Henceforth, the aim of Rovshan's life is revenge. Taking the name Koroghlu, he moves to the mountains and gathers all the people oppressed by the khan. They will revenge the tyrant's crimes. This is the spark the people were waiting for to light the fire of their revolt.
Hassan khan, facing the revolt is anxious whether the strong walls of his citadel will be able to protect him from the anger of his subjects. The uprising of the subjects has become a powerful force under the leadership of Koroghlu who has become a legend. Other feudal lords tremble in fear of Koroghlu the nation's avenger. Hassan Khan does not have sufficient forces to resist the uprising. He asks the Turkish Ehsan pasha for assistance. The two "wolves" collude quickly, but they can not trust each other. They celebrate their union with a feast of wine and dance, Hasan khan knows no rest and is still anxious.
During the celebrations a message is received that Hassan Khan's army has suffered a decisive defeat at the hands of Koroghlu's followers and it has been routed. There is a commotion among the guests. The feast turns to a council of war. Everybody offers its own plan for suppression of the rebels. Khan's jester Hamza's curious offer is the most acceptable: it is to steal Koroghlu's favorite black horse the Ghirr Aat. This will trick Koroghlu to come to free his loyal friend, allowing Khan's men to capture him, depriving the rebellion of its leader. But who will have the courage to steal the horse from the rebels' tower (Chenlibel)? Bald-headed Hamza is chosen to steal the horse. The risk is that Nigar, Koroghlu's beloved who is in Khan's captivity will know of the plot. But it is a risk to be taken. Hasan khan agrees.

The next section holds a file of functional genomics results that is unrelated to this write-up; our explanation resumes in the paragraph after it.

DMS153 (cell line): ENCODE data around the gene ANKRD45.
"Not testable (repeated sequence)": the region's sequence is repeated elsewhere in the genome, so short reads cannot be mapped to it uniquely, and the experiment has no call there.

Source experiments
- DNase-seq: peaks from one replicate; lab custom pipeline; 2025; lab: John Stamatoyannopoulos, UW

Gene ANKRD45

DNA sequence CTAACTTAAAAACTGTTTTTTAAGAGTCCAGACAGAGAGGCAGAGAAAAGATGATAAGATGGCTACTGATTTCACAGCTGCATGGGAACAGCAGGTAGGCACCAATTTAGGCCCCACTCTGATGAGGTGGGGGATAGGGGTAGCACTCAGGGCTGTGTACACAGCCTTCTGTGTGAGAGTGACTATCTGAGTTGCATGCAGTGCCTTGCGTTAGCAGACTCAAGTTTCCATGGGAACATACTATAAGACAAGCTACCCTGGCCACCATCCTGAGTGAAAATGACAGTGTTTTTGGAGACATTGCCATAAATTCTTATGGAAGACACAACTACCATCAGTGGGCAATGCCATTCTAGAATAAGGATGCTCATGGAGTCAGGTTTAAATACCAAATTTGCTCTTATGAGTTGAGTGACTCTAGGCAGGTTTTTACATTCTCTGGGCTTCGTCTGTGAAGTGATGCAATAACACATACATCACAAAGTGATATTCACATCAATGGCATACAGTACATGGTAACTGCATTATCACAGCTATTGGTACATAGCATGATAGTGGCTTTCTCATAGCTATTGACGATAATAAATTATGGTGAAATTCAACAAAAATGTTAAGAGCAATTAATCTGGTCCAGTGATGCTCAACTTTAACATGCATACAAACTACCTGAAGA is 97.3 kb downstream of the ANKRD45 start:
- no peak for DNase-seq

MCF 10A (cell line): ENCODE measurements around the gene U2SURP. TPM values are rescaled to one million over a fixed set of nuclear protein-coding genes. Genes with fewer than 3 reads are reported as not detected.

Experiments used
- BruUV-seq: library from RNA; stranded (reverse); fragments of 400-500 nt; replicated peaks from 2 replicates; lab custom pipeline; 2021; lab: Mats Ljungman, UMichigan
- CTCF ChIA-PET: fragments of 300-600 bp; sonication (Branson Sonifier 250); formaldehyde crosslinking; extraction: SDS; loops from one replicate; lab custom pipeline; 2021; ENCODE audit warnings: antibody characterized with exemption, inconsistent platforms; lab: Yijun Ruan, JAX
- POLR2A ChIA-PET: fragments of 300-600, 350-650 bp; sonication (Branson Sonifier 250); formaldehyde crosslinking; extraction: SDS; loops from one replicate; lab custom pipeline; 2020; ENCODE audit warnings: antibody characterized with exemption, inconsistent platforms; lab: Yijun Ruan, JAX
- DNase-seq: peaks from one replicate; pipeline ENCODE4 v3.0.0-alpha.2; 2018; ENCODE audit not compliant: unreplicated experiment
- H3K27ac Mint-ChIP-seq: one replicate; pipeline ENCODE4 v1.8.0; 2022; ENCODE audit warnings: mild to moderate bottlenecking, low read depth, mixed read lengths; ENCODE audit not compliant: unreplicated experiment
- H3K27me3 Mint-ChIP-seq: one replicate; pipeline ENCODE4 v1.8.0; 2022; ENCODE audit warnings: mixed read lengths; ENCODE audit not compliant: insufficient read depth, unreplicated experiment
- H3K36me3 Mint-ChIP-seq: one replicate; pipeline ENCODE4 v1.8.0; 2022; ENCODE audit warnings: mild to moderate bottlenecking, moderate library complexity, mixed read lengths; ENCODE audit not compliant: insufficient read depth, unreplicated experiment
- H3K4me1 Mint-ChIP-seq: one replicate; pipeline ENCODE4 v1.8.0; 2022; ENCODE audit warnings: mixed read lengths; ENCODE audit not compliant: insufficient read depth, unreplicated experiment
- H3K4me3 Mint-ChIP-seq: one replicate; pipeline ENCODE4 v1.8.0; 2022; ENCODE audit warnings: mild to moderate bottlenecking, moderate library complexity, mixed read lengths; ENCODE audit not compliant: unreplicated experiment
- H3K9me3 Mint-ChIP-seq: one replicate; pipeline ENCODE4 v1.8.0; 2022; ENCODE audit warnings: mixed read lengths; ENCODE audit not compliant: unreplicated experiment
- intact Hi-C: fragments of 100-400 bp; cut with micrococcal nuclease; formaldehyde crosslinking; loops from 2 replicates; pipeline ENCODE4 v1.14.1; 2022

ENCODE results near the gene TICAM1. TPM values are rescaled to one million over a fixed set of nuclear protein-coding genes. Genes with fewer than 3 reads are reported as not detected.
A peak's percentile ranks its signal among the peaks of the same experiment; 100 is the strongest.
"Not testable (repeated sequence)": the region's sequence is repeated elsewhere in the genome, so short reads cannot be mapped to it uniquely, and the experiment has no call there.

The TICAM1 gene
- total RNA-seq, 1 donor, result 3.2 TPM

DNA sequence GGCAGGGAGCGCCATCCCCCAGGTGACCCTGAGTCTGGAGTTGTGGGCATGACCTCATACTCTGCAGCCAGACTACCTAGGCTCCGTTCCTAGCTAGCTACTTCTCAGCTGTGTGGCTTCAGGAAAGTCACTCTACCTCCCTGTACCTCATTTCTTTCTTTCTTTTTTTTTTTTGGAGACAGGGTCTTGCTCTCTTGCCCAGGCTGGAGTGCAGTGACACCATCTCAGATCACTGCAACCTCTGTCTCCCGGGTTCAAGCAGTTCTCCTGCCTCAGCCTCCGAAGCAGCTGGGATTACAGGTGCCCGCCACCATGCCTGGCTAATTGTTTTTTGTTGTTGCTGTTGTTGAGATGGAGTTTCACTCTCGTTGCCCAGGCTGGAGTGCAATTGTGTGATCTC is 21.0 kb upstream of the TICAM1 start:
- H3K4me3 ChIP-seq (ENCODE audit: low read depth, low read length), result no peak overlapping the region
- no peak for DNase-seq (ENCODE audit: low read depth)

Nigar is horrified by the coming trouble. She secretly sends her brother Eyvaz to Koroghlu.
More and more rebels get together under the banner of Koroghlu, who has been given the title "Commander of the Nation". He has returned to his fortress Chenlibel from a campaign with a new detachment of soldiers. Everyone are like brothers in Chenlibel and the newcomers are accepted as members of the family. The rebels take the friendship and loyalty oath to the battle standards of Koroghlu, the fighter for the nation's happiness.
Disguised Hamza the jester appears near the walls of the castle. He asks for refuge seeking shelter: pretends to be a groom who is running from the persecutions of Hassan khan. Koroglu trusts Hamza and charges him to look after his own horse Ghir Att. People warn Koroghlu, but it is in vain.
At night a storm hits the fortress. Darkness and a bad weather favors the crime: Hamza steals Ghir Att.
Koroghlu finds out too late – the enemy has disappeared in darkness. His favourite Ghir Att has also disappeared.
A cheerful feast in Hassan khan's palace.
An unknown ashik a travelling troubadour appears at the palace. Hassan khan orders him to sing. Strings of saz twang, a song about ardent love and a beautiful beloved pours from the strings. How good sings this ashik! In a new song the ashik sings of the glory of Koroghlu's horse Ghir Att. The khan laughs smugly and informs the audience that Ghir Att is in his stables. But the ashik doesn’t believe him saying that Ghir Att could not be here. Hassan Khan orders Ghir Att to be brought to the hall.